Sherlock Holmes: A Game of Shadows (2011) – Guy Ritchie

Guy Ritchie’s follow-up to his take on Arthur Conan Doyle’s iconic creation, Sherlock Holmes, brought to life entertainingly by Robert Downey Jr., plays with some familiar elements, characters and story moments. It gives us a rousing second film that builds on the first and makes things personal for Holmes in his pursuit of Professor Moriarty (Jared Harris).

Watson (Jude Law) is moments away from being wed to Mary (Kelly Reilly) when Moriarty makes the game dangerous for all those involved, and he certainly won’t let Watson leave the board, in fact, he may make a pleasant secondary target as his true plan centers on starting an international conflagration.

Their quest leads them from England to Europe, where they find themselves working with Madame Simza (Noomi Rapace), who is looking for her missing brother, and fears he may be playing a part in Moriarty’s plan.

I quite enjoy this rough-and-tumble take on Holmes that pays enough homage to its source material to not be considered too contrary to what was written but just a different perspective. There are nods to familiar cases and moments, and we get the introduction not only of Moriarty but of Sherlock’s brother, Mycroft (Stephen Fry).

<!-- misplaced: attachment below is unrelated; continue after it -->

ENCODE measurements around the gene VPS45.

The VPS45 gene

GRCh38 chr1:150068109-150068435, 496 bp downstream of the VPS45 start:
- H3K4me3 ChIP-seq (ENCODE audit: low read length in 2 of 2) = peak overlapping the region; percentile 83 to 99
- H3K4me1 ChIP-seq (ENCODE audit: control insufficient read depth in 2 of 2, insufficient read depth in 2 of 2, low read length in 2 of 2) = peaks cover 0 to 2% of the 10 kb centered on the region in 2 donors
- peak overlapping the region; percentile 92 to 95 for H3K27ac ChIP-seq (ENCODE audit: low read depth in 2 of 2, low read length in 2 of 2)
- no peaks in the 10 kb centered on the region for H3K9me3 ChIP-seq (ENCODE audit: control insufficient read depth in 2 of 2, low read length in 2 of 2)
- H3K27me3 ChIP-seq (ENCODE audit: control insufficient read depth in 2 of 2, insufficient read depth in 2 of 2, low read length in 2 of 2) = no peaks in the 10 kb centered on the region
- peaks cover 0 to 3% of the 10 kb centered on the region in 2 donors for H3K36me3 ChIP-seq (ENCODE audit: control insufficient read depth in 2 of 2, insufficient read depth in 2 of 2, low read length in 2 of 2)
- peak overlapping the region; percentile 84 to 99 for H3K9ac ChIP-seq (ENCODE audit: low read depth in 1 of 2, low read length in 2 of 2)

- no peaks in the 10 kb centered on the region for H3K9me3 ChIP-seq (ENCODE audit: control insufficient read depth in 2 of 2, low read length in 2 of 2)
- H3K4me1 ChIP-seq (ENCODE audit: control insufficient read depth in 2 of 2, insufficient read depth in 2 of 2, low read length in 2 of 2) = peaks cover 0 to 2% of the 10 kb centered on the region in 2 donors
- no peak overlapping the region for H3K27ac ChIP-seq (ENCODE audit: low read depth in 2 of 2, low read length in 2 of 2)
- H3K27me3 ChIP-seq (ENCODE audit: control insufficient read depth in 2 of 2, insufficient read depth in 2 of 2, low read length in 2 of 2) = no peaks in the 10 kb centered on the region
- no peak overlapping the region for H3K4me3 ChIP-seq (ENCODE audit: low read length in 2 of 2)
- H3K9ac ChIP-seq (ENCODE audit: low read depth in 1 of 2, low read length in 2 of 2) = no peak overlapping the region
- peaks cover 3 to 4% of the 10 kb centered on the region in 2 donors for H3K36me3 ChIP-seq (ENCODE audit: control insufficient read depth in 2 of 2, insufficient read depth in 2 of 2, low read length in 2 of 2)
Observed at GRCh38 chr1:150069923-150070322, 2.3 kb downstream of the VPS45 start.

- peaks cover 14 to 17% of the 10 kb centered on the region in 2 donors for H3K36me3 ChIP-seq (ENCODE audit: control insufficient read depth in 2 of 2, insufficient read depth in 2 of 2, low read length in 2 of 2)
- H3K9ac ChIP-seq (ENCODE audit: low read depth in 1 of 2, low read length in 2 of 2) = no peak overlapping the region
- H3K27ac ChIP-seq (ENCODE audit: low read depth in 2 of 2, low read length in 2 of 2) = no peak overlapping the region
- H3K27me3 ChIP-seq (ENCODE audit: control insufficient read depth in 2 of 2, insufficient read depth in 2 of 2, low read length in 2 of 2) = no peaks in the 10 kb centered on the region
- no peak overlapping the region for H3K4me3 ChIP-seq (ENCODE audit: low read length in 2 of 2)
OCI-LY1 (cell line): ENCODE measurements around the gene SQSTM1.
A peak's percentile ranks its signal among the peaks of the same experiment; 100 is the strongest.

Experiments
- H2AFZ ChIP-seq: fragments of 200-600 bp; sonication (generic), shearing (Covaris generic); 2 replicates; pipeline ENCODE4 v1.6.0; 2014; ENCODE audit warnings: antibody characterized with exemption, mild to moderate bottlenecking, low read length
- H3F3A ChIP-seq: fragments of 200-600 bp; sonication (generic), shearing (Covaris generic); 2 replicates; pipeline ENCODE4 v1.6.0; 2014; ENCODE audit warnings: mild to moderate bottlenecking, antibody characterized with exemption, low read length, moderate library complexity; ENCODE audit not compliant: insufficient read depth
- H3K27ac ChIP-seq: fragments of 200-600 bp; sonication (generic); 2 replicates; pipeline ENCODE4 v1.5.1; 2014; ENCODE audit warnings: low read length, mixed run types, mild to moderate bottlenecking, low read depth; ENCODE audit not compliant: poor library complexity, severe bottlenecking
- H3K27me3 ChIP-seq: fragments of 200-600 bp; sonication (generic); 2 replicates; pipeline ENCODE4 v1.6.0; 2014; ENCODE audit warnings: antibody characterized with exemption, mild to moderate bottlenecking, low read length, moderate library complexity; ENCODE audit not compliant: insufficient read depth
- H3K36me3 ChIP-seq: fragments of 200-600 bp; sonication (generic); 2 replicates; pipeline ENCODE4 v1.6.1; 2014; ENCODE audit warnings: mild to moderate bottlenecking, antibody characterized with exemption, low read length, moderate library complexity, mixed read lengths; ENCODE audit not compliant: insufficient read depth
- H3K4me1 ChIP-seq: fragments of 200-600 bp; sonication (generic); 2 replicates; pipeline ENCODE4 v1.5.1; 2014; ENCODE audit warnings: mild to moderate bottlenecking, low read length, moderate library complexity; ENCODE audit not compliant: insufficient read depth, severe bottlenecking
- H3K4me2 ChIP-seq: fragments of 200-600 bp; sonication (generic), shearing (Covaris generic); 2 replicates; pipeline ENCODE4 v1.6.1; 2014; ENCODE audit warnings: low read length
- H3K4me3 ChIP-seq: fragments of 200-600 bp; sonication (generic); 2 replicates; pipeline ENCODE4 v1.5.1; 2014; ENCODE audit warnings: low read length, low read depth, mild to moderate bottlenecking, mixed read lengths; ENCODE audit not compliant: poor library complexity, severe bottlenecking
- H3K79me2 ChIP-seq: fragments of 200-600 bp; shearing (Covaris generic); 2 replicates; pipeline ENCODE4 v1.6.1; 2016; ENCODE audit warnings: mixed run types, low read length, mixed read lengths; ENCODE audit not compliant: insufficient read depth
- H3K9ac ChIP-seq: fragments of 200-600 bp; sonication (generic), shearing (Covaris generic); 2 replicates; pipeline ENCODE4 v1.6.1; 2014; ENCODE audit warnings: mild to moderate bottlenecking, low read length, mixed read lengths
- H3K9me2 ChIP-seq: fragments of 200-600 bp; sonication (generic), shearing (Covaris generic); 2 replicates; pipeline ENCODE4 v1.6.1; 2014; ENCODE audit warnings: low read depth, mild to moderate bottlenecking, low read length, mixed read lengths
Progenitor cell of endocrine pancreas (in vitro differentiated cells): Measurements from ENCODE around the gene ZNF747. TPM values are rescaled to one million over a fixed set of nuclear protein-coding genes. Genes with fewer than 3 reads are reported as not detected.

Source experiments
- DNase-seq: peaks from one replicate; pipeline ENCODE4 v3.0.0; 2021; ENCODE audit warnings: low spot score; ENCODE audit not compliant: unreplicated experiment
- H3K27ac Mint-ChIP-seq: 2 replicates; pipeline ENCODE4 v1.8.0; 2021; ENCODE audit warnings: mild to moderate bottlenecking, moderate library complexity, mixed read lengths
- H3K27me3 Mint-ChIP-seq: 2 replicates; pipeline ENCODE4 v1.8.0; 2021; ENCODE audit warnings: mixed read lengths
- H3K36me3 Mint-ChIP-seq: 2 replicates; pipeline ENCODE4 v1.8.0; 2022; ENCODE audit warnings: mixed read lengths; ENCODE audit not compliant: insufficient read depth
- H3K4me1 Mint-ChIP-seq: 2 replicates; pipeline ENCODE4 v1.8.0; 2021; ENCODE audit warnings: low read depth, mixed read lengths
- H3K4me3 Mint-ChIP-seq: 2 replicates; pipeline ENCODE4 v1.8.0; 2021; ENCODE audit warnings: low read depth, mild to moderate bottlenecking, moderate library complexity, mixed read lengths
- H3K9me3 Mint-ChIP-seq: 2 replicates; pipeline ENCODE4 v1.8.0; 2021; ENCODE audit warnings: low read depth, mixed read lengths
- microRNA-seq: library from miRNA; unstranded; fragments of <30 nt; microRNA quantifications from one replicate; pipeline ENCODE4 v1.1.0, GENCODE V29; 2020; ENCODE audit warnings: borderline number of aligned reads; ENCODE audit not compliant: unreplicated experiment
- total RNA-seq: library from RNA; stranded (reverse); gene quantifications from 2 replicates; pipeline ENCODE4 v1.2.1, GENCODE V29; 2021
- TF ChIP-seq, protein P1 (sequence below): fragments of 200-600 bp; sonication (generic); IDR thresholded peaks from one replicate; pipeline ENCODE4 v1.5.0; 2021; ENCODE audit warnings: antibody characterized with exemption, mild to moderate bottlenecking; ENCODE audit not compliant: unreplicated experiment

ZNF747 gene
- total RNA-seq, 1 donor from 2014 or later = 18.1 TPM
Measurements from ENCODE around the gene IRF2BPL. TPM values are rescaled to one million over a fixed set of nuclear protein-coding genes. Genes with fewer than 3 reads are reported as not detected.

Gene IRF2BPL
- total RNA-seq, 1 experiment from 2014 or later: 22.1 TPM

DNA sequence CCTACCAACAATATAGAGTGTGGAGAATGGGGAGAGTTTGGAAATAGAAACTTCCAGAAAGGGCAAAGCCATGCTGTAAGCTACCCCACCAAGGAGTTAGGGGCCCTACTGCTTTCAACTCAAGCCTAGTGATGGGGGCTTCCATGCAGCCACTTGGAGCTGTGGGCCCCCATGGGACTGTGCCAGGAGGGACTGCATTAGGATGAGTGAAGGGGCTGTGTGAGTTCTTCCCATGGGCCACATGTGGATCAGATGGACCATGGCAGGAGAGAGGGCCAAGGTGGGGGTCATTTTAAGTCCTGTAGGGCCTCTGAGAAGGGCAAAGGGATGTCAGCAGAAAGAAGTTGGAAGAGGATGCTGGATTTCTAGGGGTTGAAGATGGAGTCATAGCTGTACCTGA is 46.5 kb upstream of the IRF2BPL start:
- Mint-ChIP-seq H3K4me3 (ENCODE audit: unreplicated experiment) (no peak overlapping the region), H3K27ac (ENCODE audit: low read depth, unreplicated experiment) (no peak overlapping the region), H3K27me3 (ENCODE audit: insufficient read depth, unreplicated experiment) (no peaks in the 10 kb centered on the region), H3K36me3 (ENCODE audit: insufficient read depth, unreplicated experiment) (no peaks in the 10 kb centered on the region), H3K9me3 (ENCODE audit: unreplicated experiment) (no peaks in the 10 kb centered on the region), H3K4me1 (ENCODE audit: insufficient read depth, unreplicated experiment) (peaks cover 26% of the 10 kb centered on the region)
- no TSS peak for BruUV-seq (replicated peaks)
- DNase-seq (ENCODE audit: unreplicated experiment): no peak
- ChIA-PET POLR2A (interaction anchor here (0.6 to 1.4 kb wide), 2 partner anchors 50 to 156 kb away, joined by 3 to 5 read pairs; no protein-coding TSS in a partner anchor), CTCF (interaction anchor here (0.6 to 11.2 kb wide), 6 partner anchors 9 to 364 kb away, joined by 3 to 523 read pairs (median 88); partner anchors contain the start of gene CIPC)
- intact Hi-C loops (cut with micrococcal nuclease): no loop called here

The story moves at a breakneck speed, and Ritchie makes full use of his actors’ performances, as well as some solid locations and sets. The computer-generated scenery and images aren’t quite as jarring this time around.

In fact, it could be argued that the second film is stronger than the first, it’s set in an established reality, we know this version of the characters, and it builds on what has gone before. But perhaps it can just be one long story since there is still word of a third film coming.

Harris has a knack for playing morally grey characters or straight-out villains, and going toe to toe with Downey in this film both actors seem to be having a grand time.

The bromance that was played with in the first film is front and center in this one as Holmes struggles with the fact that Watson is getting married and that their time together may be over, which leads to a nice spin on the ending of the classic Holmes story, The Final Problem.

Of course, these films when they came along were in direct competition with the beloved BBC update on the character with Martin Freeman and Benedict Cumberbatch, and Elementary, but now, without so many Holmes stories running around, this one can be revisited and seen for what it is: a fun, entertaining take on a classic character that isn’t afraid to get dirty, funny, and playful.

I do hope a third one is coming, but it also makes me want to revisit the BBC series. The game is afoot.


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